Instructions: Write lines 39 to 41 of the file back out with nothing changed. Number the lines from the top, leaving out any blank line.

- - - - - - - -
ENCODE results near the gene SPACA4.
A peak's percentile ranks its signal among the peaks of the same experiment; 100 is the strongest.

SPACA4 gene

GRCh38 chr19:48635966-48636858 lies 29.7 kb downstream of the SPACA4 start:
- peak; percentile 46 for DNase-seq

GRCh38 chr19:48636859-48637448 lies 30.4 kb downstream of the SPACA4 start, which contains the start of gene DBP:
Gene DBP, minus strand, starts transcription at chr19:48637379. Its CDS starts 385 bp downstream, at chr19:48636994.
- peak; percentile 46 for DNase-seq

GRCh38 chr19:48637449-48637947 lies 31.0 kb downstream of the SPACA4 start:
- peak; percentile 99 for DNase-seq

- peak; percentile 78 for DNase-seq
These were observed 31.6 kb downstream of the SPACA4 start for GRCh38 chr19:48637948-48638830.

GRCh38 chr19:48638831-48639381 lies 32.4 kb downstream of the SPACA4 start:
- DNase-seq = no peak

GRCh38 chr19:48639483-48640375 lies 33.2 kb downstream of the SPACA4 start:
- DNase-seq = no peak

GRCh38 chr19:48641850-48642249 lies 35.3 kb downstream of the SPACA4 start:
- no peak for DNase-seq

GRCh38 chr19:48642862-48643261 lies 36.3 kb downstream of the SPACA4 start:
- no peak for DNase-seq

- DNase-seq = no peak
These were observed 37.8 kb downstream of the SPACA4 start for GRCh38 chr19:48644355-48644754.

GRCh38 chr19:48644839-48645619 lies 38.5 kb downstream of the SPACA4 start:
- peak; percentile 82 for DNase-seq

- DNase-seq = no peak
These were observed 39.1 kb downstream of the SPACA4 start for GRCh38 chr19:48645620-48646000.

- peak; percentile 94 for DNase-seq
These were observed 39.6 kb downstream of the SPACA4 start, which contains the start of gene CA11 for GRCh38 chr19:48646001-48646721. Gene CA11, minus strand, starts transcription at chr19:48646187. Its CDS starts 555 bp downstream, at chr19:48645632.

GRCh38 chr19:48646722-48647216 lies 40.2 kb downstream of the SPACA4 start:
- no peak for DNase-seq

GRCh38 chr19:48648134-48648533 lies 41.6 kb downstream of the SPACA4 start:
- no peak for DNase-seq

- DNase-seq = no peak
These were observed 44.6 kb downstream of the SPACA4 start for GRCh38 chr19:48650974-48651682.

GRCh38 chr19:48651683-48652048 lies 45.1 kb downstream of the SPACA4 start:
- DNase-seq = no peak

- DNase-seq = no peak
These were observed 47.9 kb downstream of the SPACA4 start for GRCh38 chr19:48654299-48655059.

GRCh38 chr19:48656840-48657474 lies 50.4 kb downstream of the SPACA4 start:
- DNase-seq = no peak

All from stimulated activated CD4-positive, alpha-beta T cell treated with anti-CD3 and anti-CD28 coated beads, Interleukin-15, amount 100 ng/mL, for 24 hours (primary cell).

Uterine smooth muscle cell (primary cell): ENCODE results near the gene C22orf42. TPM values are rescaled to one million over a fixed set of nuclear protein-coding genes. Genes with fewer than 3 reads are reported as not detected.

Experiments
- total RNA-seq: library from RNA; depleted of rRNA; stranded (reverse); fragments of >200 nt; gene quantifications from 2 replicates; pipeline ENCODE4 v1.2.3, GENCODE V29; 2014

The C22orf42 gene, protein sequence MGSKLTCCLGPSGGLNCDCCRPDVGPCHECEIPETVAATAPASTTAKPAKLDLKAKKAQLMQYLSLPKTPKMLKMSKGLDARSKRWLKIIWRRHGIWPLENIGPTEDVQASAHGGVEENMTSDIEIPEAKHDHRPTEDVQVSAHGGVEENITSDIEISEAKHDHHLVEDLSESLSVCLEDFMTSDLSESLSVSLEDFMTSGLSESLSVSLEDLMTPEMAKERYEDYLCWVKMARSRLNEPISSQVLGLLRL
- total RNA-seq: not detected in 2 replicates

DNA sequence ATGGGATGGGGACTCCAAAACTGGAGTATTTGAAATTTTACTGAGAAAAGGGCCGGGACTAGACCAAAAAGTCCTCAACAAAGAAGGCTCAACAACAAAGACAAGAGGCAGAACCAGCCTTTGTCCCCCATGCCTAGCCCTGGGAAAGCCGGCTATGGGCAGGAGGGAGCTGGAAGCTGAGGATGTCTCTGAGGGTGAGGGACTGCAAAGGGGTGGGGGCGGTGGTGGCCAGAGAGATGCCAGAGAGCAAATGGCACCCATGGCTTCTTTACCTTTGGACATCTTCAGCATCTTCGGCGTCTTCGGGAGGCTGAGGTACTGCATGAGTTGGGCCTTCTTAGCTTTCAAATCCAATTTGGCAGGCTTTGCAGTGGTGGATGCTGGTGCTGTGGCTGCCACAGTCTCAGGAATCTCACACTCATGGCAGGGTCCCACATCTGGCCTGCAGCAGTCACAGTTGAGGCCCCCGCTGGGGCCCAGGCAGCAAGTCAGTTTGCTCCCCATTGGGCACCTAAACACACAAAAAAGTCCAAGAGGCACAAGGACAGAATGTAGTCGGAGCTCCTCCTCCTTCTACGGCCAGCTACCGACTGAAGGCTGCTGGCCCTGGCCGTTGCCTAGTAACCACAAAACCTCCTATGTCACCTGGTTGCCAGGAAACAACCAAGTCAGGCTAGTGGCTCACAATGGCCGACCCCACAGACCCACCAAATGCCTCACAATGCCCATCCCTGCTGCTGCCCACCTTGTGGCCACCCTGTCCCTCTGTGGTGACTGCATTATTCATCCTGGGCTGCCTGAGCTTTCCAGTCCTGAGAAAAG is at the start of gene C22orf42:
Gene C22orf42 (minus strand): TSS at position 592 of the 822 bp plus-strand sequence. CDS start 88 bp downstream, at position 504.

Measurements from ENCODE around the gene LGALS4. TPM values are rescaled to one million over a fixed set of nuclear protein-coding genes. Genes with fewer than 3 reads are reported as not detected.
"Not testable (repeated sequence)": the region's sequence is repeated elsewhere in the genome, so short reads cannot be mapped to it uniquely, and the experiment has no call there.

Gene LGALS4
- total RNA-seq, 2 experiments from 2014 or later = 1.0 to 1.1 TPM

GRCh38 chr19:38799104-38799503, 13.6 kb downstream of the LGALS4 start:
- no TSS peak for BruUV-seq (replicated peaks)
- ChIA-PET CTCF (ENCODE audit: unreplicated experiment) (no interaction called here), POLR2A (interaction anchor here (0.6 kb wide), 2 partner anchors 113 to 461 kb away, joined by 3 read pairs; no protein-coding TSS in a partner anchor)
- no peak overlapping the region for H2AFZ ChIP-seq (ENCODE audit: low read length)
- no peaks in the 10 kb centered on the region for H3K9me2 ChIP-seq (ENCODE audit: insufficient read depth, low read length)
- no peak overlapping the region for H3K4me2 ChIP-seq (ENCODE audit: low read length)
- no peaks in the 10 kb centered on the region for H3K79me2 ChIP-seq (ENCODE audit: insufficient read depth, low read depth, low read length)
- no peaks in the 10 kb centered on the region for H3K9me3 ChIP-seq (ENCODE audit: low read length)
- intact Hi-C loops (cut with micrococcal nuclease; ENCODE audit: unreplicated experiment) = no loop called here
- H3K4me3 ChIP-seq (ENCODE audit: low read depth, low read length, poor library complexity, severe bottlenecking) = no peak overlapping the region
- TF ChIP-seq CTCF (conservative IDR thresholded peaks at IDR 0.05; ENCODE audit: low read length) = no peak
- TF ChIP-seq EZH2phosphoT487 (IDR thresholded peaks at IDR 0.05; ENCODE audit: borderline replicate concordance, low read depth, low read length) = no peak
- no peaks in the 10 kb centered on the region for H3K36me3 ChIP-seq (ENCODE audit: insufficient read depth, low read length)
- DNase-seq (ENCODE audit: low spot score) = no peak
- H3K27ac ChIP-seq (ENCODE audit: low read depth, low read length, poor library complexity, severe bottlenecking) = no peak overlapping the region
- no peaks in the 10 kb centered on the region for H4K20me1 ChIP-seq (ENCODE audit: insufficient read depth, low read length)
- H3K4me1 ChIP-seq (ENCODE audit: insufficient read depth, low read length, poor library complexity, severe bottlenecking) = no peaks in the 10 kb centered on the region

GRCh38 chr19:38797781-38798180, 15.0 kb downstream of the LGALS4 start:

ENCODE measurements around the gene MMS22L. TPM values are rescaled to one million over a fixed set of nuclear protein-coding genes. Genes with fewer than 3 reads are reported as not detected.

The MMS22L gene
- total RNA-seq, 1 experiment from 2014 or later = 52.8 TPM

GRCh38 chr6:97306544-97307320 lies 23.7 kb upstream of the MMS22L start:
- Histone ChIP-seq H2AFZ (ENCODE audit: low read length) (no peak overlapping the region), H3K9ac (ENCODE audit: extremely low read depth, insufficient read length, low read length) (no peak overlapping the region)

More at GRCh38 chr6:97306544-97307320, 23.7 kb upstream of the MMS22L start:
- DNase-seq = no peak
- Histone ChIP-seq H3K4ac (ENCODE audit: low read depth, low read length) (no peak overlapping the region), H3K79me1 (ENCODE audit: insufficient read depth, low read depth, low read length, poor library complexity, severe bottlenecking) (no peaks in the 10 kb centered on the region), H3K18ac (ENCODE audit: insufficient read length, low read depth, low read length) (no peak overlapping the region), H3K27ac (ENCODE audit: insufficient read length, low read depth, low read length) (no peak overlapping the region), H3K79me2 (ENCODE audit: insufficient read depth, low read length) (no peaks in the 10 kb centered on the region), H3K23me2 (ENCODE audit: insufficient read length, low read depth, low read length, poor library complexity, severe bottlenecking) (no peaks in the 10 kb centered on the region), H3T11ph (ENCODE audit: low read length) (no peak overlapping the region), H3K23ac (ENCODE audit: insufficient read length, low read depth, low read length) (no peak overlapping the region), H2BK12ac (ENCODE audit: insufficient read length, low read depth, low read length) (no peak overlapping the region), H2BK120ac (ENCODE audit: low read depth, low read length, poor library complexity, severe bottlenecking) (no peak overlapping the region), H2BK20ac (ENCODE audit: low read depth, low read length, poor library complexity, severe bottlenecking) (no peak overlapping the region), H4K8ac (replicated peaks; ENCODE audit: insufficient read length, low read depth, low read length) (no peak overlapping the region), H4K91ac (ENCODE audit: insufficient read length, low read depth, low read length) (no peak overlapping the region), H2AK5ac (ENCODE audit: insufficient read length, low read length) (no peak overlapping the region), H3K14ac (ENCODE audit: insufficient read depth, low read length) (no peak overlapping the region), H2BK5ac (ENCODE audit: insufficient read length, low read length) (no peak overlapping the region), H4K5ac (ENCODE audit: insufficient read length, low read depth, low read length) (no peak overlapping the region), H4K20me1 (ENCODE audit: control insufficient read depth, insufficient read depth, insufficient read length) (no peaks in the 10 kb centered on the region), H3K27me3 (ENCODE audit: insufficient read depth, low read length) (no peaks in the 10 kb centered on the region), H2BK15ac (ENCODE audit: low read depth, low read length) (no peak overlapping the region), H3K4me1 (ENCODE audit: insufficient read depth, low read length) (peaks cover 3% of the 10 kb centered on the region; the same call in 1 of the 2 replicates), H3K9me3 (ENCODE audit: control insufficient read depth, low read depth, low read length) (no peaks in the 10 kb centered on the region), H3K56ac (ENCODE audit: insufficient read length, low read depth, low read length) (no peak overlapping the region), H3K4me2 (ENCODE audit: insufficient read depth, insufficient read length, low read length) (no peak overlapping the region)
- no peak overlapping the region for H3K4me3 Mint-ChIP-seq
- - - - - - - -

GRCh38 chr19:48656840-48657474 lies 50.4 kb downstream of the SPACA4 start:
- DNase-seq = no peak

All from stimulated activated CD4-positive, alpha-beta T cell treated with anti-CD3 and anti-CD28 coated beads, Interleukin-15, amount 100 ng/mL, for 24 hours (primary cell).